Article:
Several things. First, TED can and does recur even years later. Without OD, you can end up with very little space in your orbits as the eye muscles swell and stiffen. Should it recur or worsen, you could end up with optic neuropathy which is potentially blinding. So do not regret your choice to have it done.
Strabismus is the inability of muscles to work together and in our case it is due to scarring and fibrosis of the muscles and compression of the muscles within the orbit due to swelling. They literally cannot move well and the OD helps with the space restriction which can damage the optic nerve and cause glaucoma. Once more space becomes available, the muscles tend to shift to fill the space, alleviating pressure but also malpositioning the eyes also causing diplopia.
If your issue is seelling from the surgery, then yes, it could improve. Double vision can be alleviated with press on (Fresnel) prisms on your glasses if you wear them or over nonprescription glasses. Once changing stops, prism can be ground into lenses. If it is bad enough, as it was in my case, strabismus surgery can be done by a pediatric ophthalmologist. There will always be difficulty looking to the sides and down so you learn to turn your head but straight ahead single vision can be achieved through prism or surgery. I you are only bothered driving at night or in bad weather, consider yourself lucky! I still have difficulty even in daylight on expressways sometimes. Due to the stiffness of the muscles, fatigue especially can make fusion difficult.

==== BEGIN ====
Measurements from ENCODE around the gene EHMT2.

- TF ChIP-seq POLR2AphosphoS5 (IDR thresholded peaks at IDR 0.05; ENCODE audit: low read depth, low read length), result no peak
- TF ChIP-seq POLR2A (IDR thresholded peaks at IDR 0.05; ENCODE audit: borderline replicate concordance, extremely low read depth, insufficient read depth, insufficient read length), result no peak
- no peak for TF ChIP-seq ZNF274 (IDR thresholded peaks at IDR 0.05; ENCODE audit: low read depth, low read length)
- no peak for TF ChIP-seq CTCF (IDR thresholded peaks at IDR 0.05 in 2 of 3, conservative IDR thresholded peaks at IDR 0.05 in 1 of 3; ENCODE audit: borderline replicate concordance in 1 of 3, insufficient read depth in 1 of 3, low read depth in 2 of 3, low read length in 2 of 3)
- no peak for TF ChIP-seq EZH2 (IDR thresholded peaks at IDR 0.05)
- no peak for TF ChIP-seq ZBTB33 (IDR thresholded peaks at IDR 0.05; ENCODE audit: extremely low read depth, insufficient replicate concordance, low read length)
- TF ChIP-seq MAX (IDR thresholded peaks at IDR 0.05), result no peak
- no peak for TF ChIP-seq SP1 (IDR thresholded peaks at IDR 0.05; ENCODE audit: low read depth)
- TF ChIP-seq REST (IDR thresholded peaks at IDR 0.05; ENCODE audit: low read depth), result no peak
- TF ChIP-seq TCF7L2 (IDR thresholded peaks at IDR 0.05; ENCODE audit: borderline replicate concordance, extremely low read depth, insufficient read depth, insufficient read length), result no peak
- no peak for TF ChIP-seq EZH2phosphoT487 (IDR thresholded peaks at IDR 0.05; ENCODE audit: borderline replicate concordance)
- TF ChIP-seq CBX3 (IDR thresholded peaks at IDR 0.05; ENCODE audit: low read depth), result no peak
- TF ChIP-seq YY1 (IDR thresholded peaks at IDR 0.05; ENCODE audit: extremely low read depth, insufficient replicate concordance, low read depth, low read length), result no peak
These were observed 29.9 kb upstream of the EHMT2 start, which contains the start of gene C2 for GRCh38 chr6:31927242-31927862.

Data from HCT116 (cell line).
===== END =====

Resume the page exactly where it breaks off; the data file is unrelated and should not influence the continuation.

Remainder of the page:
So should you require strabismus surgery, it is an easy surgery, they do it on kids all the time. My surgeon did the lateral approach because his patients were not happy with the double vision resulting from the nasal approaches, so it is not rare by any means but the OD surgery can be sight saving.
I was fortunate to see a oculoplastic surgeon known worldwide for his Graves expertise. If you live near a teaching hospital or an eye center like Kellogg in Michigan or Bascom Palmer in Florida or Emory in Atlanta,for example, go there. In the meantime, you might see an optometrist for a prism prescription.
TED is not an easy disease nor is it predictable. I had a total thyroidectomy, then intravenous steroids, orbital radiation, and after it burned out, ODs, strabismus surgery and lastly 3 lid repairs per eye. And I have had one recurrence fortunately easily treated with oral prednisone.